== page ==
Option 4Yellow Dog Linux

Yellow Dog Linux is distributed by www.yellowdoglinux.com. It can be purchased on the web or in a shrink wrapped box and is available in many local computer stores. Option 4 uses a 2.4 Yellow Dog Linux Kernel with a Yellow Dog root file system. The kernels are generic; the style of Linux, which is Yellow Dog, is determined by the root file system.

Genesi Pegasos II Boot Options, Rev. 1 4 Freescale Semiconductor

Option 5Open Firmware

It uses partition 3 as a Linux swap partition, /dev/hda4, type LNX swap file and partition 5 as the root file system partition, /dev/hda6, type ext3. The discussion in Section 5, Option 2 and 3Debian Linux, on the ext2 and ext3 partition types is also true for Yellow Dog Linux. The most noticeable difference between Debian and Yellow Dog Linux is the location of the system administration files. Yellow Dog Linux also supports many GUI display managers (GDM), however, Genesi Pegasos II only supports the two most common GDMs, Gnome and KDE. At this time, the graphics terminal will not start correctly. The XFree86Config file needs to be changed and other problems need to be fixed. The text windows are available.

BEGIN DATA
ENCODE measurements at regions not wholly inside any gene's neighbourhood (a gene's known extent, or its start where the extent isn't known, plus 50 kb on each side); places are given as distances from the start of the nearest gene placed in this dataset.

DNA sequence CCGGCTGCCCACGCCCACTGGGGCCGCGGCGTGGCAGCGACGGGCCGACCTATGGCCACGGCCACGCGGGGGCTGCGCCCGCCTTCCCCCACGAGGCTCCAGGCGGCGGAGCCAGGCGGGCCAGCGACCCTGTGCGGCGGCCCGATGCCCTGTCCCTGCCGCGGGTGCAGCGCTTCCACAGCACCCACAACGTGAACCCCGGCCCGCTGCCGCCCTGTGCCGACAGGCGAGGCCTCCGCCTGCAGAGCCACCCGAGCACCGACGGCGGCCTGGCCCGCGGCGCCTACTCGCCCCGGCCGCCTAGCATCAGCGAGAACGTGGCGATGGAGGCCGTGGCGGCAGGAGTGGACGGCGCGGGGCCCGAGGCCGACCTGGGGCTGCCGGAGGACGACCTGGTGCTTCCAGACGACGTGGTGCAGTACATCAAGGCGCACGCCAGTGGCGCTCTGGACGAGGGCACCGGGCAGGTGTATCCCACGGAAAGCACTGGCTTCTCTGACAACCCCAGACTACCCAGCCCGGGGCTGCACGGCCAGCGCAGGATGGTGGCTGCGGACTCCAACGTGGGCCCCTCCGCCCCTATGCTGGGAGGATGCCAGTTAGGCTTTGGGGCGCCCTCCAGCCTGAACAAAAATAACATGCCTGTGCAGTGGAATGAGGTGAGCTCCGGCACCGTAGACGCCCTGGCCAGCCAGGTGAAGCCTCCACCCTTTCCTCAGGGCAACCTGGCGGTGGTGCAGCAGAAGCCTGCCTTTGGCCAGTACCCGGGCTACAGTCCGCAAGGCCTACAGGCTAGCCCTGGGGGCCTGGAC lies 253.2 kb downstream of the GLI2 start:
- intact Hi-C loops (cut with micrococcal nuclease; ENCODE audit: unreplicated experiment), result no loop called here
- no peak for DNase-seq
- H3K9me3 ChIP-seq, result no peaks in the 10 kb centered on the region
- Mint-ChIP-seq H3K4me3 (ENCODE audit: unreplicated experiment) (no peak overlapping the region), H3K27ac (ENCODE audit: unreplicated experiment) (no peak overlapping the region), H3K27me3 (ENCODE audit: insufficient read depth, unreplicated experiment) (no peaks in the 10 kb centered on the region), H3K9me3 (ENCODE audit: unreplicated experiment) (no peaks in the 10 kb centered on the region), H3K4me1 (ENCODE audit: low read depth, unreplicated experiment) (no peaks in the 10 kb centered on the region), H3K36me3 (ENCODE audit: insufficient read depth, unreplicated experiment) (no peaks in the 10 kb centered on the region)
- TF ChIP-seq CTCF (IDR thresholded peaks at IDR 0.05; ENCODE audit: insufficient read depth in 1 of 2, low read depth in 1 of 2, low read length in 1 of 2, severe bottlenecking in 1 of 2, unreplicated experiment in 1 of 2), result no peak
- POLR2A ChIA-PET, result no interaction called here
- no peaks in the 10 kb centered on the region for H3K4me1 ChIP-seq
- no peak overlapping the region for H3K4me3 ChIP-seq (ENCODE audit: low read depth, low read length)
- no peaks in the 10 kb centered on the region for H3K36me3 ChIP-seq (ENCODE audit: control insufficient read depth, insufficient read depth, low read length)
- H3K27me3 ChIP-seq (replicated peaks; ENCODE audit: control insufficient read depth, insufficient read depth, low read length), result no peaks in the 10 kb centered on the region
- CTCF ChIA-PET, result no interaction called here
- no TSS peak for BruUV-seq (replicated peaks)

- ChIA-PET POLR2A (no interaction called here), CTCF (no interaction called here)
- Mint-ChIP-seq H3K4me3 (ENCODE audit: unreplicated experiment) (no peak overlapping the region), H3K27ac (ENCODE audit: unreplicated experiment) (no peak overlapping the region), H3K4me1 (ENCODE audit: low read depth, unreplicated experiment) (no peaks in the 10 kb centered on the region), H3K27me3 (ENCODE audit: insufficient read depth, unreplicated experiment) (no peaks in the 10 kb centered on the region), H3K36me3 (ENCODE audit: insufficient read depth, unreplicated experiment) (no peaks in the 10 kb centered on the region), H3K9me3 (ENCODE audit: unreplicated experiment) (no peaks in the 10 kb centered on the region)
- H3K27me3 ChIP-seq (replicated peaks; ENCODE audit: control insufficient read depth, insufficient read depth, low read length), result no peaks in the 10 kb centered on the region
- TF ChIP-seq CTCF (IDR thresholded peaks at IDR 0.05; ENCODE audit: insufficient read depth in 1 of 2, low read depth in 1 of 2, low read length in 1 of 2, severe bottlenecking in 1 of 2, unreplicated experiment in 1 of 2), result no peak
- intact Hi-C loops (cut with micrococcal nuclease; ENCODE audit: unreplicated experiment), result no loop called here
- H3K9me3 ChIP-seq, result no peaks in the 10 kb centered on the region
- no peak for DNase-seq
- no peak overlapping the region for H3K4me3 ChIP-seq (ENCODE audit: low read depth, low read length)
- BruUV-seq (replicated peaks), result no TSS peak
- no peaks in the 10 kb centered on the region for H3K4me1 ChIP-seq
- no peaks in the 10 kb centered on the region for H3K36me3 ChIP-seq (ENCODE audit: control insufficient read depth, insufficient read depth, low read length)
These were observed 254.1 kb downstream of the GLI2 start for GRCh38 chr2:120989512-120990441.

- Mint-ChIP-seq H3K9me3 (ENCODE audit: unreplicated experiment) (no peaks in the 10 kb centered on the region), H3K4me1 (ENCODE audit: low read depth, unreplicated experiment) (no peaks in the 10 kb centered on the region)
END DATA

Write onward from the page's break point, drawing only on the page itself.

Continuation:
Option 5Open Firmware

The Open Firmware web site is www.openfirmware.com. Open Firmware is the firmware used for this system. It is an open specification, but a proprietary implementation by CodeGen and licensed to Genesi. The commands described in Section 3, Boot Menu are Open Firmware commands. When key 5 is pushed and the system drops into the Open Firmware prompt ok, it also displays an error message Error: error while trying to load or boot. This is not an error; it is just an informative message indicating that no OS was booted. Partitions on the master hard drive can be displayed by the Open Firmware command ls ide:0 and displays the following information:
RDB partition 0 <FFS>: <boot> (0x444F5301) RDB partition 1 <SFSS>:<MOS> (0x53465300) RDB partition 2 <SFS>: <MOS-DATA> (0x53415300) RDB partition 3 <LNX>: <swap> (0x4C4E5800) RDB partition 4 <LNX>: <debian> (0x4C4E5800) RDB partition 5 <LNX>: <YDL> (0x4C4E5800)